Thursday, December 19, 2019

Why "What Happened to You?" Isn't Trauma-informed

I just finished up my first run of my Trauma-Informed Care: An Introduction for Libraries course.

I hope to run it again next year, but something came up that I felt I should clear up.

There are a lot of different training opportunities lately coming at trauma in the library at different angles.

Quite a few of them start attempting to shift thinking about trauma with the notion that trauma-informed care "seeks to shift the clinical perspective from 'what’s wrong with you' to 'what happened to you'". I can't pinpoint the origin of this quote, but it's been used by such respected organizations as SAMHSA.

This phrase, quite deliberately, does not appear in any of my training materials. That's because I don't believe it's true.

title text in black on a blue and green background

At its most basic, I can understand what this is trying to do: make people who have not experienced trauma that has reshaped their brains start to blame circumstance rather than the people themselves when they have a frustrating interaction. Apparently, wondering what happened to someone is supposed to build empathy so we can act more compassionately.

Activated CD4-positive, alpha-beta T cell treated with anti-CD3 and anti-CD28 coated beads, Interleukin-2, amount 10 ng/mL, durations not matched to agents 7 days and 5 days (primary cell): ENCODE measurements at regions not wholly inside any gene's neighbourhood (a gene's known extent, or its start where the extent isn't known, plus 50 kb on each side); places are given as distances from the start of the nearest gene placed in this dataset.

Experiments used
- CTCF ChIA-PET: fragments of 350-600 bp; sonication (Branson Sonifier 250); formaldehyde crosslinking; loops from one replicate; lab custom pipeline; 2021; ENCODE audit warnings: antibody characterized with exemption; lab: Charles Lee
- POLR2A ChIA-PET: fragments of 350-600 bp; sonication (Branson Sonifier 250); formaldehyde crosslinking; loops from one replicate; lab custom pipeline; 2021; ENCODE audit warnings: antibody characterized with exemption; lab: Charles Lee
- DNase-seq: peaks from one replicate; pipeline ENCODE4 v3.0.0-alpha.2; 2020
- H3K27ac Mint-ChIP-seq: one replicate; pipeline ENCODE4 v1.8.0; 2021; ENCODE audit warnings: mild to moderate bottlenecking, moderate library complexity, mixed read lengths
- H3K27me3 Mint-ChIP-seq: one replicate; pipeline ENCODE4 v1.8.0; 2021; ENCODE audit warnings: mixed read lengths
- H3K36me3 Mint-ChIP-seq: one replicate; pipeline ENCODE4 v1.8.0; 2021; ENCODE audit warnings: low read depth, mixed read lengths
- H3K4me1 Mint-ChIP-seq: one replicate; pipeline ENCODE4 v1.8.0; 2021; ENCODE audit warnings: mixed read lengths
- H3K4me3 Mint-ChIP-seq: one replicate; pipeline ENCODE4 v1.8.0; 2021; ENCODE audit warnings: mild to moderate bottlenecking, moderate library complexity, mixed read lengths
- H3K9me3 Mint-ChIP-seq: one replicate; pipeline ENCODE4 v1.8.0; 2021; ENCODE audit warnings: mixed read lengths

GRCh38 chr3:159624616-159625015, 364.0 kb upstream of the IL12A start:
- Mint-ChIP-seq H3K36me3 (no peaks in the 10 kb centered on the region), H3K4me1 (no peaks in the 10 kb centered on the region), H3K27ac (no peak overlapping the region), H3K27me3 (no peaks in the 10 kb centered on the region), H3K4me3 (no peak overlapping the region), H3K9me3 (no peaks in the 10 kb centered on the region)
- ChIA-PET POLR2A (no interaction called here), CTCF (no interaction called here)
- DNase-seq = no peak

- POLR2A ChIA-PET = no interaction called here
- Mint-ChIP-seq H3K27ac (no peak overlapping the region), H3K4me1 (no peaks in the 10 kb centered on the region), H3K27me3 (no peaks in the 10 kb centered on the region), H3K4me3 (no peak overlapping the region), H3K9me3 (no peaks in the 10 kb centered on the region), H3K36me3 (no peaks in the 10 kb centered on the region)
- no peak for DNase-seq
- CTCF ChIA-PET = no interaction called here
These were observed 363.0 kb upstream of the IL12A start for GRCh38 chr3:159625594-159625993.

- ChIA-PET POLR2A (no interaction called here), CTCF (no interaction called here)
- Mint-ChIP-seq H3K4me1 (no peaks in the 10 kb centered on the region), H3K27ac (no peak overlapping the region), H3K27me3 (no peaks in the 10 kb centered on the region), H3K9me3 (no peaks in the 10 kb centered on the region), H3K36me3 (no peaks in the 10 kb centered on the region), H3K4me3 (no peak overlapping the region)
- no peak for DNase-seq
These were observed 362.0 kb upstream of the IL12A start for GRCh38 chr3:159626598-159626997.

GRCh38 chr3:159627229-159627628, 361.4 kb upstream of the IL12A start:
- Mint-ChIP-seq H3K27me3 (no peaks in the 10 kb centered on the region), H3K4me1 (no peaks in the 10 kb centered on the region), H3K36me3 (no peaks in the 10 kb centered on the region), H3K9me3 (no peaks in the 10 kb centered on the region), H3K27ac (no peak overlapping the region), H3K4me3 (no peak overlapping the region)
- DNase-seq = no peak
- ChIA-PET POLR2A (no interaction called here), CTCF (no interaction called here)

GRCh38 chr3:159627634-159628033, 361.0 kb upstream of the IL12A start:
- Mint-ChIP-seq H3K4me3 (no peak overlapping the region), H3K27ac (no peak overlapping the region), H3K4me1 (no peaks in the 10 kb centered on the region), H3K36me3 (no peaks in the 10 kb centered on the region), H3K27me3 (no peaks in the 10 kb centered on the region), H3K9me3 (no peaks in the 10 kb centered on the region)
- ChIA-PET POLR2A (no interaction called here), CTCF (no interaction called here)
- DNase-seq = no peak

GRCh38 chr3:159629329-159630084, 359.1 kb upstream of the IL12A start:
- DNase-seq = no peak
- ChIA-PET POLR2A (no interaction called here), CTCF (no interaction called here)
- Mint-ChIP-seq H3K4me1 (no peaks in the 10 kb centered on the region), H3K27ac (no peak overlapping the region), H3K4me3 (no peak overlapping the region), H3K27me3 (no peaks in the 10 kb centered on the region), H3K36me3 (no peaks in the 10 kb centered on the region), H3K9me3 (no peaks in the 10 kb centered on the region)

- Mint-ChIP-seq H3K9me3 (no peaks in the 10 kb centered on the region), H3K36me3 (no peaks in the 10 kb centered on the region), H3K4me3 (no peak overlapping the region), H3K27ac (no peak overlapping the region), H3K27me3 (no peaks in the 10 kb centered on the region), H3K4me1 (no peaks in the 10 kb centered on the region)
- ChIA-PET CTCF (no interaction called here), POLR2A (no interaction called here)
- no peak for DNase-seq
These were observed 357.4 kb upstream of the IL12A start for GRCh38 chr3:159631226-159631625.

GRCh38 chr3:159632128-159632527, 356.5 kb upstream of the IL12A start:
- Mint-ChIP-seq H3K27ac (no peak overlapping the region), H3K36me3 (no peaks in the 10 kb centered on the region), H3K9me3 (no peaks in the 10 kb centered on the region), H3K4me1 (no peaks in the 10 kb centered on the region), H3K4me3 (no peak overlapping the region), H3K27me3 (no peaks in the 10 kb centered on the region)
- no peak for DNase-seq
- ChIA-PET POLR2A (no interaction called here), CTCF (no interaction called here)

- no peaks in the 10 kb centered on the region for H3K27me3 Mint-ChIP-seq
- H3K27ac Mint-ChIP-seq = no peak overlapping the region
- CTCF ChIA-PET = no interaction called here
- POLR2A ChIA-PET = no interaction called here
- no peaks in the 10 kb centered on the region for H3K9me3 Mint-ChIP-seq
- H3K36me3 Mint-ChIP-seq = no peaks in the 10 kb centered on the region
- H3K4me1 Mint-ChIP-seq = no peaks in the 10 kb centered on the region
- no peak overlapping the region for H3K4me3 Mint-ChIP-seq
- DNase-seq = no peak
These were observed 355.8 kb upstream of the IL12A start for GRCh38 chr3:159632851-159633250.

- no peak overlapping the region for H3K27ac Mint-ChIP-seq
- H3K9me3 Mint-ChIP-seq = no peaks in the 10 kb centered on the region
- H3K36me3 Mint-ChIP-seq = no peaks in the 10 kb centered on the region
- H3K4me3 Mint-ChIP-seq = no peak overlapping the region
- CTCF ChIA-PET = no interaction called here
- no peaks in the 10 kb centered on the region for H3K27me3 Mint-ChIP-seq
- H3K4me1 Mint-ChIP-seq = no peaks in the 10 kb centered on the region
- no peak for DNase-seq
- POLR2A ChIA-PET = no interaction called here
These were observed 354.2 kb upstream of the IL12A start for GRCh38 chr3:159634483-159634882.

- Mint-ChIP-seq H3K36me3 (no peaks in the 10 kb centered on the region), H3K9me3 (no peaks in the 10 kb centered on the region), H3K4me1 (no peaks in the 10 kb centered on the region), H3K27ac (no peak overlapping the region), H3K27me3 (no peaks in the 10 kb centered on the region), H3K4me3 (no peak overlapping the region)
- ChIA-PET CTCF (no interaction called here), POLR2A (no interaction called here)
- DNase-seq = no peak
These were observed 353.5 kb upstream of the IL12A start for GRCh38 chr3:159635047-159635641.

I humbly submit that thinking this way can have the opposite impact, and instead can inspire pity and possibly resentment. I also contend that asking this question isn't trauma-informed, and is potentially harmful. It also assumes that library staff do not have backgrounds in trauma, which is not universally true.

To demonstrate how this framing might be problematic: here's how a person whose brain has been rewired to expect stress might answer these questions, speaking from experience:

What is wrong with you?
"I'm frustrated", "I'm confused", "I'm pissed" or similar.

What happened to you?
Too much or too little for the shape I'm in, depending on the day.
But to be honest? It's none of your damn business.

Now, I completely understand that these questions aren't supposed to be asked directly to the other person-- though, I'm unsure how much some trainings make that clear.